As the harvest wraps up, Jerry Gulke says there’s a cornucopia of things for which farmers can be grateful this Thanksgiving.
- A slower than expected harvest. “You’ve got to prove you can put the crop away and that you didn’t flood the market with $3 corn, and the buyers will have to come in and pay a little bit more for it,” says Gulke, president of the Gulke Group in Chicago and a farmer in Illinois.
- Basis improvements. “The good news is that the basis is starting to narrow in places where the harvest has been completed,” says Gulke. That’s good news for farmers in areas like Northern Minnesota and the Dakotas, where corn prices effectively dropped below $2 late this summer due to transportation challenges.
- A serious cold snap in some areas that allowed some farmers to store their wet grain if needed. In North Dakota, temperatures went from a balmy 70 degrees to a chilly 30 degrees to a frigid 7 below in a matter of days, according to Gulke. “That really shocks that corn and gets it down to where it’s good enough to put in bags and put in the bin without drying it,” he explains. “It may be frozen, but it’s wet and they’ll deal with that later.”
Listen to Gulke’s full analysis here:
- A monster corn crop that turned out to be a little smaller than expected. “I don’t think the crop’s going to get any bigger,” says Gulke, who says test weights have been a little light compared to last year, which will reduce yields. “I think there’s some room in there for adjusting the crop lower again into the January report,” he says.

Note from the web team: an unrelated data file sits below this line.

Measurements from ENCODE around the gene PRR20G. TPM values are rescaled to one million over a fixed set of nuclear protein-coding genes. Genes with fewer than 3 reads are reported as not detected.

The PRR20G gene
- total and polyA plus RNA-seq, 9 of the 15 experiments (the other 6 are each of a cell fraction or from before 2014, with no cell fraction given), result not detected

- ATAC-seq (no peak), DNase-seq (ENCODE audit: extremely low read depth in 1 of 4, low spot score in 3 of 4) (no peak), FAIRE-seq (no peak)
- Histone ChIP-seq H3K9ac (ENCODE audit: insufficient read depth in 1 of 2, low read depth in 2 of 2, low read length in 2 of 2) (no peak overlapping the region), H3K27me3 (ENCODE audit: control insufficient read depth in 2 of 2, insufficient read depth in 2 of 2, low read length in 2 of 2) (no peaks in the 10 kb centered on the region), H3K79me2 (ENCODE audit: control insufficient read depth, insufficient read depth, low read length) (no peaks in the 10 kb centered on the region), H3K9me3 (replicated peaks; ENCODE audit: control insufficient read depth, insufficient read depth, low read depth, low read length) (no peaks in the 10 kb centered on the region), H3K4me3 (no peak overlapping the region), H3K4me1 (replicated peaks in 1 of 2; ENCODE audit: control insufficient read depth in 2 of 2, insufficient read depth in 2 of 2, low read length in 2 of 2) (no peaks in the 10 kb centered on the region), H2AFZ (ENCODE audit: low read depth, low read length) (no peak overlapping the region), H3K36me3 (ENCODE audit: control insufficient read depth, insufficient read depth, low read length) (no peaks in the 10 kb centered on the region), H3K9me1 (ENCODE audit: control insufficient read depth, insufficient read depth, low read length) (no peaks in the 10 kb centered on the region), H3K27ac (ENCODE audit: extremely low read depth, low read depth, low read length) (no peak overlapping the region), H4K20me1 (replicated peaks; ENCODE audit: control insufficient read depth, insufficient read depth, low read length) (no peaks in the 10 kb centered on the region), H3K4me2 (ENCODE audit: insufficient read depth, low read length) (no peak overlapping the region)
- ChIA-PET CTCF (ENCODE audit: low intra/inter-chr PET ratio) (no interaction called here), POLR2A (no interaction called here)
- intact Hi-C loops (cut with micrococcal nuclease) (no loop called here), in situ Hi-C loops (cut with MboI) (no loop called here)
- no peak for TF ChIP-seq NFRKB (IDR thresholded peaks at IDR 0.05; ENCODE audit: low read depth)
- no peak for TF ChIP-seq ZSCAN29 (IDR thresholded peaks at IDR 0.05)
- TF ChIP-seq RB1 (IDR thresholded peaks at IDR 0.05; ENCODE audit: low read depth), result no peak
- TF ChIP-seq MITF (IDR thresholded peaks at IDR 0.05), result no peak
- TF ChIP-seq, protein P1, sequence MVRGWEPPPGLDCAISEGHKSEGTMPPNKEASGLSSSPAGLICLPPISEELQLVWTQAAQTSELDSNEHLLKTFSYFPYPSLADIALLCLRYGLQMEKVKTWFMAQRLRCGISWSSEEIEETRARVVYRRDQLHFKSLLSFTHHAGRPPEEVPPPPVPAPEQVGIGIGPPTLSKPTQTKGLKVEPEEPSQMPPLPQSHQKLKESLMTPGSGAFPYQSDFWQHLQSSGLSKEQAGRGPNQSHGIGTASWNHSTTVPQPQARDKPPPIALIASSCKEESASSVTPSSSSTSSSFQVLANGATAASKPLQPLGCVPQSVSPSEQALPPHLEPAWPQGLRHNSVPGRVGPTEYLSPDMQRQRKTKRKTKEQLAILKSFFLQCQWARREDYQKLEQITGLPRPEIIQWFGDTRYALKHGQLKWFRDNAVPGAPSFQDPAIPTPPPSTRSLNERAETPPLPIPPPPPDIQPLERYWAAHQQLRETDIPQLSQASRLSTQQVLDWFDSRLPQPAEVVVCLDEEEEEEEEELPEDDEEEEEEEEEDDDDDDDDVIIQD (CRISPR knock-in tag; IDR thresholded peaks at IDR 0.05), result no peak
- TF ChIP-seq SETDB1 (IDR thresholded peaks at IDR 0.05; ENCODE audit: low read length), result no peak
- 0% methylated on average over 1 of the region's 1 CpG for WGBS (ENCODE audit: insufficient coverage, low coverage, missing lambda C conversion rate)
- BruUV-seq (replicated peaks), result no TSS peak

- The power of the bean. “Soybeans are astonishing,” says Gulke, marveling at soybean prices, which were up 18 cents in late afternoon on Friday to hit a January futures price of $10.39. “We’re 99 percent done harvesting, and Brazil is off to a good start,” Gulke notes. “Soybeans aren’t $7.50 like a lot of guys thought.”
- China’s decision this week to cut interest rates. “China’s a big player, and if they’ve got the money to eat, they’ll eat as much or more,” Gulke says.
- Potential price gains in corn and beans. “I’ve got a pretty good hunch that $11 is going to stop beans in the front month, unless something happens in Brazil. And we shouldn’t go below 3-level in corn again. It seems like we’re knocking at the door of $4—there’s some resistance there,” Gulke observes. “However if you look at some of the technical aspects of the market, there’s a chance it could even hit $4.50 in the lead contract. I think we’ve got room to grow.”
What’s on your gratitude list for the grain markets this year? Share your thoughts on the AgWeb discussion boards.